Leaders have started to improve their systems and approaches to make sure that the needs of pupils with SEND are identified as early as possible.

Teachers have been trained recently in how to adapt their approaches so that pupils with SEND can access a full curriculum. However, weaknesses in leaders' systems in the past have resulted in delays, both in the time taken by staff to identify the needs of this group of pupils and access to appropriate support.

Over time, leaders have not ensured that pupils who struggle to manage their own behaviour can benefit from specialist support.

However, this is beginning to improve. More recently, leaders have ensured that some staff have been able to access specialist training. This means that they can support pupils with their emotional well-being and help them to successfully regulate their own behaviour.

Typically, the atmosphere in the school is calm, welcoming and purposeful. During lessons, pupils can get on with their learning without distraction.

Leaders plan plenty of opportunities for pupils to develop their understanding of the world in which they live.

Pupils talk enthusiastically about religious festivals, such as how Diwali is celebrated by Hindus and Sikhs.

The leadership team has recently returned to full capacity after a period of considerable instability. This situation has resulted in concerns from a number of parents and carers.

More recently, leaders have prioritised areas for improvement appropriately and are acting to ensure that they address parents' concerns.

Throughout the COVID-19 pandemic, governors have offered support to school leaders. However, members of the governing body have not focused enough on ensuring that leaders take appropriate action to improve the quality of education, particularly for those pupils with SEND.

Staff appreciate that governors and leaders consider their workload and well-being.


The arrangements for safeguarding are effective.

Leaders have created a positive culture.

Leaders are fully trained to carry out their safeguarding roles effectively. They communicate regularly with the local authority to ensure that vulnerable pupils and their families access appropriate support.

Staff receive suitable information and training so that they can spot the signs that may indicate that a pupil may be suffering or at risk from harm.

This includes when pupils may be at risk from peer-on-peer abuse.

Leaders plan many opportunities, such as visits from the fire service and community police officers, to help pupils learn how to keep themselves safe, including online safety.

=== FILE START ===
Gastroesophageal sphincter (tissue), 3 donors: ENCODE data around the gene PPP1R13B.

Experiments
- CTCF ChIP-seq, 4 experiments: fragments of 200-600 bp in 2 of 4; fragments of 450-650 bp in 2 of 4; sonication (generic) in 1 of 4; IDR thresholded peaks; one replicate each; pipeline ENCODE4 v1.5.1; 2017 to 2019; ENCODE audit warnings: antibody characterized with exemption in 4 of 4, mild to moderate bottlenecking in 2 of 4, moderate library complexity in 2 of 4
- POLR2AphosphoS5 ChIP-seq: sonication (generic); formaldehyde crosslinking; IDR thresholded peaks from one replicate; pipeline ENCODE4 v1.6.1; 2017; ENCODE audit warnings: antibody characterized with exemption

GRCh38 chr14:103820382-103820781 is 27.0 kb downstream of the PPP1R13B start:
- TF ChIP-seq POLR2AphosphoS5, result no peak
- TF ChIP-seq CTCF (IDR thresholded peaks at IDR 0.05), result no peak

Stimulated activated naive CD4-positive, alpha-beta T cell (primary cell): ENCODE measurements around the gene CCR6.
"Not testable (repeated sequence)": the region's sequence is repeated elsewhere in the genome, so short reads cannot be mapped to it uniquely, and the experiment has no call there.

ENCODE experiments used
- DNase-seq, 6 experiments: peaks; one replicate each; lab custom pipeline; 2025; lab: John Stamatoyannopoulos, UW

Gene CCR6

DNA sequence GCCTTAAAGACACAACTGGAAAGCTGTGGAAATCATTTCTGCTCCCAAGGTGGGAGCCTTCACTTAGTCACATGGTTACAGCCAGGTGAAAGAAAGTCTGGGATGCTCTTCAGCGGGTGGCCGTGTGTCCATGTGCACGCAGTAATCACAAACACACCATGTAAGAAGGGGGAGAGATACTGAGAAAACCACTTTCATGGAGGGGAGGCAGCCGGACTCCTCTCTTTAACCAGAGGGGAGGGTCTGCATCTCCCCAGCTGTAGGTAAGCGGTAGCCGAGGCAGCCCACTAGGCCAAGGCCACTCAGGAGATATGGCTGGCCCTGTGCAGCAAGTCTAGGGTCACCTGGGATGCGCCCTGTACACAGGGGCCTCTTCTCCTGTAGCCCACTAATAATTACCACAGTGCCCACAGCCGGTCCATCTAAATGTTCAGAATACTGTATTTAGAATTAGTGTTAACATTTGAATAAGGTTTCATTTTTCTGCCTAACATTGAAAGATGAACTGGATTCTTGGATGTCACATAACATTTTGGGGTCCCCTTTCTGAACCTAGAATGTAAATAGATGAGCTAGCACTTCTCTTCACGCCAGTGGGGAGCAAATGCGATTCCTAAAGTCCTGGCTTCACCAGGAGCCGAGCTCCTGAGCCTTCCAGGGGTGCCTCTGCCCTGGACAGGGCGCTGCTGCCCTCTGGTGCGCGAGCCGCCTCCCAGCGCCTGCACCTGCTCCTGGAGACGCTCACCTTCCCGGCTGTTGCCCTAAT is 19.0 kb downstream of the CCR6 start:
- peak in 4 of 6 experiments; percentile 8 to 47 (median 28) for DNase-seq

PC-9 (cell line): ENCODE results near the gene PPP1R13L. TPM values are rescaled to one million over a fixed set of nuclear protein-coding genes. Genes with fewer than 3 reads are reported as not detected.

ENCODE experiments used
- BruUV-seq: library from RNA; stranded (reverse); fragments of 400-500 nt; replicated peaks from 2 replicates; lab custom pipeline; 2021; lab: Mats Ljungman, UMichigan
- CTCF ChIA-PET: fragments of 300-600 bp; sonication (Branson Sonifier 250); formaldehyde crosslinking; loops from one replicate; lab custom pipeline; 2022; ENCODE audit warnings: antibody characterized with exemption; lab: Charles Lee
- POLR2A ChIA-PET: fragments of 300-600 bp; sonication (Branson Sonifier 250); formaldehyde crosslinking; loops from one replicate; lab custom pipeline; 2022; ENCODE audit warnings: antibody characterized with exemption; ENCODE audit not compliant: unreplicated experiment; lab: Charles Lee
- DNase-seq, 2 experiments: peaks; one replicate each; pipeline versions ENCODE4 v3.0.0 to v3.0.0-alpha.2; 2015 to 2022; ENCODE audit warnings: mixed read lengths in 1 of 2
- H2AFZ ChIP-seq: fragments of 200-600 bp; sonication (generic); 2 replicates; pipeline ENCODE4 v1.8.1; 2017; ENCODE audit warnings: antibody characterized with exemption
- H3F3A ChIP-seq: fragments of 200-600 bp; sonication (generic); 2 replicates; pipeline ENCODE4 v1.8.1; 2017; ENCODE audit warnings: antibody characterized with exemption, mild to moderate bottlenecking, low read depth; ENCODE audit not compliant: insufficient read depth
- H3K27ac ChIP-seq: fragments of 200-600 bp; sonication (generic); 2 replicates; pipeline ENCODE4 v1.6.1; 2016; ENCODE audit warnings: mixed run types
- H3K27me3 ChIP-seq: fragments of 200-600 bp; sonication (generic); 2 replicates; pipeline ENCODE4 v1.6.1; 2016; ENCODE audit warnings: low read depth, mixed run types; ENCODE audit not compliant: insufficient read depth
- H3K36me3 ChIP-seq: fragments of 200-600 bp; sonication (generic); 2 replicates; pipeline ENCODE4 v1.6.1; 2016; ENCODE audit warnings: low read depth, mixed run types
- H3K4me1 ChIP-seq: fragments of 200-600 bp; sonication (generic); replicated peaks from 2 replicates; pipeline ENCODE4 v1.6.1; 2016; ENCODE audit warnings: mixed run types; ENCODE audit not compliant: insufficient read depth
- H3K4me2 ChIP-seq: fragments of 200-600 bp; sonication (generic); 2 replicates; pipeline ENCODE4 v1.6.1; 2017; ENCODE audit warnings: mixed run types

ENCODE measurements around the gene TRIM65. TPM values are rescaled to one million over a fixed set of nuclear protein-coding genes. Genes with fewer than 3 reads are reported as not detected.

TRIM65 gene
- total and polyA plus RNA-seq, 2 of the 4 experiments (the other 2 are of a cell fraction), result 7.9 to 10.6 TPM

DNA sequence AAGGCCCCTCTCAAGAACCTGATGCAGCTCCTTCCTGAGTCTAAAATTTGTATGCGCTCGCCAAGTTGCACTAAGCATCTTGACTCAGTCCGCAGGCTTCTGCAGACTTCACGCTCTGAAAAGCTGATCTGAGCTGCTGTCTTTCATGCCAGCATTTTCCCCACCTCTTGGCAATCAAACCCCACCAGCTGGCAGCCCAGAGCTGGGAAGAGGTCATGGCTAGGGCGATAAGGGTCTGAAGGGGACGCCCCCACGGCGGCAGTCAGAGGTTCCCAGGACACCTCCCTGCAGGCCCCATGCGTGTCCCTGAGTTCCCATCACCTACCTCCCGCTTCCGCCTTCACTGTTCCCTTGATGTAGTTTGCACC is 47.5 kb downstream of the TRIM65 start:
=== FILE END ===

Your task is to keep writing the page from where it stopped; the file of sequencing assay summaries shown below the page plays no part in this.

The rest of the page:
What does the school need to do to improve?

(Information for the school and appropriate authority)

• In some subjects, curriculum plans do not identify the most important knowledge that pupils need to learn.

This means that teachers are hindered in their attempts to design learning that helps pupils to build on what they already know. Leaders should ensure that curriculum plans outline the necessary building blocks that pupils should know. This will help teachers to plan learning and deliver curriculums that support pupils to know and remember more from the early years to Year 6.

• Leaders have not ensured that pupils, including children in the early years, receive the support that they need if they fall behind in reading. This means that those pupils who do fall behind are unable to catch up quickly and fall further behind their peers. As a result, some pupils are unable to read confidently and fluently by the end of Year 2.

Leaders should ensure that those pupils who require help with reading benefit from timely and appropriate help. ? Leaders and governors have not ensured that pupils with SEND benefit from a good-quality education. In the past, leaders' systems have not ensured that pupils' needs have been identified in a timely manner.

This has resulted in a delay in diagnoses and support for some pupils. Leaders and governors should continue to improve the provision and support for pupils with SEND, ensuring that this group of pupils benefit from the specialist help that they need to access a suitably broad curriculum. This includes keeping parents up to date with information about their children's progress.

Also at this postcode
Start Well Learning Limited Start Well Learning Limited

  Compare to
nearby schools